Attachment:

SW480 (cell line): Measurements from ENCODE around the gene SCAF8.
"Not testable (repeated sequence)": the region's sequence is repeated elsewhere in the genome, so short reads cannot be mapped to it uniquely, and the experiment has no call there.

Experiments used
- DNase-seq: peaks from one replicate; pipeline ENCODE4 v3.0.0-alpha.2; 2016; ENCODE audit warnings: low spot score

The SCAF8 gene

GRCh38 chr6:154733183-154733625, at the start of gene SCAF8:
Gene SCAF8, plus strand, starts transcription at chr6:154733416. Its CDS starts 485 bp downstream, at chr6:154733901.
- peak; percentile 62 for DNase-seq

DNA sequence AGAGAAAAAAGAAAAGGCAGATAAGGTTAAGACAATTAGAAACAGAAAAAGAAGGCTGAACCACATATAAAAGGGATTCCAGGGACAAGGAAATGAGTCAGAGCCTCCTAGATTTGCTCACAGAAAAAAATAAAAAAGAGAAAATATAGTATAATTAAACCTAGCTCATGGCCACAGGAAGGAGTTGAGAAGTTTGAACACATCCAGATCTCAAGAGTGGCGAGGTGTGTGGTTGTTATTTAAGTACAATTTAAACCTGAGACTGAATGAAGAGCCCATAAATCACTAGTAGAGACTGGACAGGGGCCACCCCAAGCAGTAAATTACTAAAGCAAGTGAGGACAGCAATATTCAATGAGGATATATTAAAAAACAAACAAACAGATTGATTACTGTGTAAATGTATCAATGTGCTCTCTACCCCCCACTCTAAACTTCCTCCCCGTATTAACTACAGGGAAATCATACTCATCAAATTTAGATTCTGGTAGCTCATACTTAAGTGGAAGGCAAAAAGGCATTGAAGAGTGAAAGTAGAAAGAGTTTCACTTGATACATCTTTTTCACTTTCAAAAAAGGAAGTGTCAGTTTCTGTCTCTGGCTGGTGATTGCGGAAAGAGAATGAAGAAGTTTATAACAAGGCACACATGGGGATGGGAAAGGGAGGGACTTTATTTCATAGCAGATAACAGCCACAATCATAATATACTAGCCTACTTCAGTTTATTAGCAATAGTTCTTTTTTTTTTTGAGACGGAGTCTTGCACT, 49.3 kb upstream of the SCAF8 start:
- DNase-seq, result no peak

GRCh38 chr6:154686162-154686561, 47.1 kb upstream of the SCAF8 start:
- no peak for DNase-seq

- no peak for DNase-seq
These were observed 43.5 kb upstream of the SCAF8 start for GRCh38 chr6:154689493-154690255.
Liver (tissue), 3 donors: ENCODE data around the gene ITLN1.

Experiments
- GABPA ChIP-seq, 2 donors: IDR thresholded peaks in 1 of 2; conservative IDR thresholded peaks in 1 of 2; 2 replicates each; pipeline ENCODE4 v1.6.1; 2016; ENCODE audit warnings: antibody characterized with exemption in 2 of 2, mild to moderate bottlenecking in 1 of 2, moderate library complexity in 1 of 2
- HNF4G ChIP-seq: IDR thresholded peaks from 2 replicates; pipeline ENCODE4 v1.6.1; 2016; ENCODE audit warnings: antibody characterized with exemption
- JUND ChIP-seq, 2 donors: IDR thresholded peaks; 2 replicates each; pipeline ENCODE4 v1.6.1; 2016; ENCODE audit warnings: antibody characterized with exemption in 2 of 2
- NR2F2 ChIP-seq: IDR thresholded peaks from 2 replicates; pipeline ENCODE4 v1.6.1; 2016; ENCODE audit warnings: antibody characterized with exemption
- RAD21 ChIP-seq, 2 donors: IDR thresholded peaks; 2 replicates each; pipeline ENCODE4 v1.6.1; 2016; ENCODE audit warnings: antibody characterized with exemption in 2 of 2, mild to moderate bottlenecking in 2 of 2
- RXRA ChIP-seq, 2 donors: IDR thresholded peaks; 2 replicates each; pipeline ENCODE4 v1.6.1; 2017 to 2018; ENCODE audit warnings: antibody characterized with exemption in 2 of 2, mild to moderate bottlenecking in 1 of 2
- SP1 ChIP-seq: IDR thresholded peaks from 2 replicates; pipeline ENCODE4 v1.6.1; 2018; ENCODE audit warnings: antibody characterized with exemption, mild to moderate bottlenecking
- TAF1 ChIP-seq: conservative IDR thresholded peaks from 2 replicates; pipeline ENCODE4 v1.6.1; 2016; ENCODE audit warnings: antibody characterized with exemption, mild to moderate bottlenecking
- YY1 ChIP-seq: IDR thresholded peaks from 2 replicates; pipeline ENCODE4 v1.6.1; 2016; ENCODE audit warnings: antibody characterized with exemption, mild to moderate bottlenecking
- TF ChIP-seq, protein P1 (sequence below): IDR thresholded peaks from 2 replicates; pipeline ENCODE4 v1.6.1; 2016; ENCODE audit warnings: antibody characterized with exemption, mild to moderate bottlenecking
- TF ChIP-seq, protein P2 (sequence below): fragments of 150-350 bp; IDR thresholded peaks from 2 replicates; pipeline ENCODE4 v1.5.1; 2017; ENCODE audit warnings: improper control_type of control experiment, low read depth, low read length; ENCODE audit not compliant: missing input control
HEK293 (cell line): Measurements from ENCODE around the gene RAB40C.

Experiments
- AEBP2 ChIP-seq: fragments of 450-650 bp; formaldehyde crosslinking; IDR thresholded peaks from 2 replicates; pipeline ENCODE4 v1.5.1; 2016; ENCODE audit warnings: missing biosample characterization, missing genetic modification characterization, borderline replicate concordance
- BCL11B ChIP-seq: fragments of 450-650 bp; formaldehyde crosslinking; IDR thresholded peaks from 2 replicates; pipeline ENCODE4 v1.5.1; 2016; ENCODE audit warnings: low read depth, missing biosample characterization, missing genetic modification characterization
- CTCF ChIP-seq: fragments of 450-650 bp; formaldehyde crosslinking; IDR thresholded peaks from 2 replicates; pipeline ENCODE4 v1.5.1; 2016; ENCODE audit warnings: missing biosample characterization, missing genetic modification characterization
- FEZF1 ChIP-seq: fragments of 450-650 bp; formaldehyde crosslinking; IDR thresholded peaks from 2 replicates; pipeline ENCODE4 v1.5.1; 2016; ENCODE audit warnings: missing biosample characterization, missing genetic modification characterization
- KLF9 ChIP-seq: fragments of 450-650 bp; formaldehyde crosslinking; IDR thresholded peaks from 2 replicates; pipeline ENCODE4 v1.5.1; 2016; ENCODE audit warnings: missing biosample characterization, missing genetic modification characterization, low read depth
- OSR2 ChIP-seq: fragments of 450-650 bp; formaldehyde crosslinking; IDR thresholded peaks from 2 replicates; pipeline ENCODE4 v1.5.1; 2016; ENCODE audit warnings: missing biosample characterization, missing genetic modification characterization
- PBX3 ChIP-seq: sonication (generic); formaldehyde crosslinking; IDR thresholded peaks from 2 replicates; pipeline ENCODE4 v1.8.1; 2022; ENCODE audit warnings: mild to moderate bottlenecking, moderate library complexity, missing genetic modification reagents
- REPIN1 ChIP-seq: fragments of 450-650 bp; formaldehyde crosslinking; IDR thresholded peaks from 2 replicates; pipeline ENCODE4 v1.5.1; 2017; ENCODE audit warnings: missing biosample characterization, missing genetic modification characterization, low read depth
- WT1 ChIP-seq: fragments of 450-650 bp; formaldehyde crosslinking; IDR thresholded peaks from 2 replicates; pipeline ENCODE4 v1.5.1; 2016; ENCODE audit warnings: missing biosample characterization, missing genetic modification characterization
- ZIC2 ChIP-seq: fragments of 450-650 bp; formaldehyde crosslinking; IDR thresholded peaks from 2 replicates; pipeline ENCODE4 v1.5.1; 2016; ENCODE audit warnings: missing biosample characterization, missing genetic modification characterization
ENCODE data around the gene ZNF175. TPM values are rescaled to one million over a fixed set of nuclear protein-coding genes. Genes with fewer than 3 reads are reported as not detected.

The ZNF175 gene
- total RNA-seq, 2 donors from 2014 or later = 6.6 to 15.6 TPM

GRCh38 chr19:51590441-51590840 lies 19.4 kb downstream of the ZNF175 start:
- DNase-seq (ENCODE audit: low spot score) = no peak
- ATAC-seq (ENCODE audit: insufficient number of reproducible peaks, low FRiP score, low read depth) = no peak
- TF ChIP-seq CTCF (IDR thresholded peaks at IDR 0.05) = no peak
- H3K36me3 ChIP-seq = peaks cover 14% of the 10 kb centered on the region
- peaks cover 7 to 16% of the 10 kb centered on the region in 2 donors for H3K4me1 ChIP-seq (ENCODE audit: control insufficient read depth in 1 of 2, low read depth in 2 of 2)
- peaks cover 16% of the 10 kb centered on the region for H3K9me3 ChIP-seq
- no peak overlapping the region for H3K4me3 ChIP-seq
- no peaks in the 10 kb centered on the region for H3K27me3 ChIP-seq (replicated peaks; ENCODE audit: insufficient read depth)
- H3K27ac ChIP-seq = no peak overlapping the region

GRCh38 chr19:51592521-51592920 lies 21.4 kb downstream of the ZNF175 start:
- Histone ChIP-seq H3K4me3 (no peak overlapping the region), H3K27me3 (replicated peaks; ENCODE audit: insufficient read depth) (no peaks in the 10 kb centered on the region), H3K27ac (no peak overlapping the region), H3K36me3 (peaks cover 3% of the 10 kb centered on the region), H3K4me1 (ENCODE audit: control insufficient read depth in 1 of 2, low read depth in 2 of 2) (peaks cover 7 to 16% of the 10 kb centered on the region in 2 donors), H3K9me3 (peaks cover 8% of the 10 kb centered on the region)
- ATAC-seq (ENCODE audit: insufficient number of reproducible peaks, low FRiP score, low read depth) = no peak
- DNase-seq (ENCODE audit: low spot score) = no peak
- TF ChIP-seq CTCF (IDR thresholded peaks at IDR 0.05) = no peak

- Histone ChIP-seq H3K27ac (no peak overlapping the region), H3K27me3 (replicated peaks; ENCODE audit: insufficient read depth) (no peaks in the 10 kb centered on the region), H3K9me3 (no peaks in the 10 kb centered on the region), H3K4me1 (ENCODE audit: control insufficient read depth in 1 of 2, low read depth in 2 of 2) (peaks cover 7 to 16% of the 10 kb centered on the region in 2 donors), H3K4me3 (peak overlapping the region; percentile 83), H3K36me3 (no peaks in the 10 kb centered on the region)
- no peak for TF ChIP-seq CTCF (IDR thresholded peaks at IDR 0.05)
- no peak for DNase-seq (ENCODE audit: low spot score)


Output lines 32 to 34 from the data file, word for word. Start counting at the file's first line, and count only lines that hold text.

- CTCF ChIP-seq: fragments of 450-650 bp; formaldehyde crosslinking; IDR thresholded peaks from 2 replicates; pipeline ENCODE4 v1.5.1; 2016; ENCODE audit warnings: missing biosample characterization, missing genetic modification characterization
- FEZF1 ChIP-seq: fragments of 450-650 bp; formaldehyde crosslinking; IDR thresholded peaks from 2 replicates; pipeline ENCODE4 v1.5.1; 2016; ENCODE audit warnings: missing biosample characterization, missing genetic modification characterization
- KLF9 ChIP-seq: fragments of 450-650 bp; formaldehyde crosslinking; IDR thresholded peaks from 2 replicates; pipeline ENCODE4 v1.5.1; 2016; ENCODE audit warnings: missing biosample characterization, missing genetic modification characterization, low read depth